Mainframe Linux Mythbusting Was: Using Java in batch on zOS 3813
Mainframe Linux Mythbusting Was: Using Java in batch on zOS 3814
Paul Gilmartin SNA isn't networking ... at least in the sense used by most of the rest of the world. SNA is quite good at...
re: (Was: Using Java in batch on z-OS?)
a lot of the original hasp-jes2 networking code running originally on the internal network still carried the "TUCC" identifier on source code "cards".
HASP had a 255 entry table for psuedo devices. the hasp-jes2 support started out defining networking nodes using unused entries in the psuedo device table. that typically allowed JES2 to defined something like 160-200 networking nodes. misc. past hasp &-or jes2 postings
by the time JES2 networking was announced as a product, the internal network had over 255 nodes
One or two CPUs the pros & cons 3818
Gerhard Adam couple previous postings in this thread cons cons minor topic drift, for a long time the corner stone of SMP operation was compare-and...
and by the time JES2 had support for 999 nodes, the internal network was over 1000 nodes, and by the time JES2 had support for 1999 nodes, the internal network was over 2000 nodes. JES2 would trash any network traffic that came thru the node, where JES2 didn't have the destination node in its local table. However, JES2 also would trash any network traffic where the originating node wasn't in its local table. This made JES2 almost unusable on the internal network except as carefully controlled end-node (not as any sort of intermediate store&forward node).
the other problem was that JES2 network architecture was notorious for getting networking mixed up with work load processing. relatively minor changes in header formats between releases could result in one JES2 system crashing another JES2 (and buttociated MVS) system. there is an infamous case on the internal network where a JES2 system in San Jose was causing a MVS system in Hursley to crash.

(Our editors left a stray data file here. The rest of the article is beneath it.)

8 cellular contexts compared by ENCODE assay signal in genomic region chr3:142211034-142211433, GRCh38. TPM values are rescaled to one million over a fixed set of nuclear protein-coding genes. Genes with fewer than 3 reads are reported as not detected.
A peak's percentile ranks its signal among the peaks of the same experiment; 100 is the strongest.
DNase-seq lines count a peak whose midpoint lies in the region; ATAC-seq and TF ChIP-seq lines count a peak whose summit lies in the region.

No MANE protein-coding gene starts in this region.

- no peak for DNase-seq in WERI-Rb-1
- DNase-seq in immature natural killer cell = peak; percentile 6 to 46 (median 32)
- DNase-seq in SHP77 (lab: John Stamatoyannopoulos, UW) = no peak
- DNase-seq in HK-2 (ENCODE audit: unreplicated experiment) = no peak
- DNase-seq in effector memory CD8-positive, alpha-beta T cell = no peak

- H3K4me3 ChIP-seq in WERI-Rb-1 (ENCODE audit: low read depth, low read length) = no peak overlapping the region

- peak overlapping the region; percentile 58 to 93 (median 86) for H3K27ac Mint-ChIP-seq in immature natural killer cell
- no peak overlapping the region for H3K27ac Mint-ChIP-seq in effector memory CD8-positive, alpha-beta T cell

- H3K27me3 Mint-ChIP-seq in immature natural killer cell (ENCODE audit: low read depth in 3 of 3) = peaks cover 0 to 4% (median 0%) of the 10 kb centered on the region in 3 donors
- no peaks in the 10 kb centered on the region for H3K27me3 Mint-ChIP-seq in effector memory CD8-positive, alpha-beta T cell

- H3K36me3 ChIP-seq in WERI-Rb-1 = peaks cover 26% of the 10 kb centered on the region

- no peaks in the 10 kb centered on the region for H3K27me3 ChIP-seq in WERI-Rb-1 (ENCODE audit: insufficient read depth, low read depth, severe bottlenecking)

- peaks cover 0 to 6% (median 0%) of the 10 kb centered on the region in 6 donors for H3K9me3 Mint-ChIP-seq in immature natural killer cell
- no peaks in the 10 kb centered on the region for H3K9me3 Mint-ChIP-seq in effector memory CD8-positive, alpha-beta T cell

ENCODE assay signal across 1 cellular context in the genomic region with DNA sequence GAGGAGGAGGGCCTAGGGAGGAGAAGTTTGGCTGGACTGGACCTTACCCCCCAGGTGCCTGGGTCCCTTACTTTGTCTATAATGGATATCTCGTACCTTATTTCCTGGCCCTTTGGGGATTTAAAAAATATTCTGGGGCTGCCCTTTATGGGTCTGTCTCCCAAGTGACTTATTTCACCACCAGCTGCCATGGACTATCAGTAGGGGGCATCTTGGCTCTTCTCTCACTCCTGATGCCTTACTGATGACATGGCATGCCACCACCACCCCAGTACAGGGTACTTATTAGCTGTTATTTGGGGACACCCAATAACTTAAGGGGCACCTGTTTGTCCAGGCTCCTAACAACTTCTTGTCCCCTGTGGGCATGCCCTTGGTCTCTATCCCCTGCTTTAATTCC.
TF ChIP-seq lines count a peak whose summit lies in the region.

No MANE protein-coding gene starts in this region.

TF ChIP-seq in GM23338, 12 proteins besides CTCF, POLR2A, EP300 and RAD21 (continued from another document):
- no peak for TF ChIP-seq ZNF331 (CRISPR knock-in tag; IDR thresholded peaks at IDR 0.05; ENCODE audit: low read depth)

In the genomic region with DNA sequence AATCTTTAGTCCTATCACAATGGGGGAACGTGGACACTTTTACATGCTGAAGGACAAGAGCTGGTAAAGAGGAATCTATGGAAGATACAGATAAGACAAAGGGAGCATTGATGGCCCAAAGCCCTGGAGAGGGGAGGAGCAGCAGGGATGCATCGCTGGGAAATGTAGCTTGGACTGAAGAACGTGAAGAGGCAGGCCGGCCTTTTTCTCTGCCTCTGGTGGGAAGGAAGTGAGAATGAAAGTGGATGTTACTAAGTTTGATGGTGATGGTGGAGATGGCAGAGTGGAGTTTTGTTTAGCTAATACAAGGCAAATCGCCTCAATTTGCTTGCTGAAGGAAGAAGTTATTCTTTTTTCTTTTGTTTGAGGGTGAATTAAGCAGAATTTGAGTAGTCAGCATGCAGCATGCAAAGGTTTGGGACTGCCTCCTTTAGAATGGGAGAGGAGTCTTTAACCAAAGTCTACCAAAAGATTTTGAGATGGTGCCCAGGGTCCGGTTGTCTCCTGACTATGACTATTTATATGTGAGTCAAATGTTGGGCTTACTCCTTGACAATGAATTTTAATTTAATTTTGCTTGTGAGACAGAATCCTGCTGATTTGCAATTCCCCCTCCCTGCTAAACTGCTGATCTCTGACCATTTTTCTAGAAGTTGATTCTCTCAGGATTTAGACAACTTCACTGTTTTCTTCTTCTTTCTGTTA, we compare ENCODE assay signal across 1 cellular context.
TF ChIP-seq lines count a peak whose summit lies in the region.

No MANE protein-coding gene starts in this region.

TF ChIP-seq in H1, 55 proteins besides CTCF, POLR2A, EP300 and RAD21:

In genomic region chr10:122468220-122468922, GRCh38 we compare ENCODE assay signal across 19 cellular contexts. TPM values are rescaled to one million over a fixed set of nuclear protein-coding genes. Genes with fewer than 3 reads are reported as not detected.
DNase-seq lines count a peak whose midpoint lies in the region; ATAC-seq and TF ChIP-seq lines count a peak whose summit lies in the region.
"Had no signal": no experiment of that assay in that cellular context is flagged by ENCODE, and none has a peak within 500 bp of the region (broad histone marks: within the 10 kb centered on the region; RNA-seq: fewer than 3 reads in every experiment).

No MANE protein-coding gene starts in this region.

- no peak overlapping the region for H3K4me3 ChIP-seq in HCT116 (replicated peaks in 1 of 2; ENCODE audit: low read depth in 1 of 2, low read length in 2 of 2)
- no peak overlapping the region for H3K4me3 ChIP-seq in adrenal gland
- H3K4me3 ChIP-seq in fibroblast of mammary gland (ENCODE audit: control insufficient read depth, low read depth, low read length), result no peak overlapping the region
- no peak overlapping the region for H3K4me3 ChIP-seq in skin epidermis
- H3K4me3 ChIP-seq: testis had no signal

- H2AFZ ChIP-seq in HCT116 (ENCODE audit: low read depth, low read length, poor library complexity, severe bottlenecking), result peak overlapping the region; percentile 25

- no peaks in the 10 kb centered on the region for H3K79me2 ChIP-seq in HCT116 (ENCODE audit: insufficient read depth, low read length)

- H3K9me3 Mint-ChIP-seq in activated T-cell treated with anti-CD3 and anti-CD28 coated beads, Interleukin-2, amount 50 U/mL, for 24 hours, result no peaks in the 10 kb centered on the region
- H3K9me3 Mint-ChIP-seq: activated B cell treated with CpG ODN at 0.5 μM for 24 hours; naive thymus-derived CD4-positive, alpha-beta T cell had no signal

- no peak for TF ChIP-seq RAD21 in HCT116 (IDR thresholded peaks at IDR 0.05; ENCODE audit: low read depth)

since the primary mainstay of the internal network had implemented gateway-like capability ... it also implemented a large array of different interfaces-gateways to JES2 systems .... allowing JES2 networking some modicum of participation in the internal network. because of the problem with one jes2 system causing other jes2-mvs systems to crash (due to even minor from changes in version-releases) ... there grew up compensating processes in the internal network jes2 gateway interfaces. basically a canonical jes format representation. An internal network interface that talked directly to a real JES2 node ... would be specific to that version-release of jes2 ... and eventually had the code that converted from canonical JES2 format to the format needed by that specific JES2 system (as countermeasure preventing different JES2 systems causing each other to crash).
as an aside ... the corporate requirements for the internal network required all transmission leaving a corporate facility to be encrypted. at one point there was the claim that the internal network had over half of all the link encryptors in the world. one of the harder issues getting internal network connectivity in various parts of the world was the issue of encrypted links crossing national boundaries ... it was frequently a really tough sell to get two (or more) different government agencies to all agree that a link going from one corporate location (in one country) to another corporate location (in a different country) could be encrypted.
Mainframe Linux Mythbusting Was: Using Java in batch on zOS 3816
Ed Gould we did a lot of work for vm originally on 138-148 .... besides ecps there...
disclaimer ... during part of this period my wife served a stint in the g'burg jes group.
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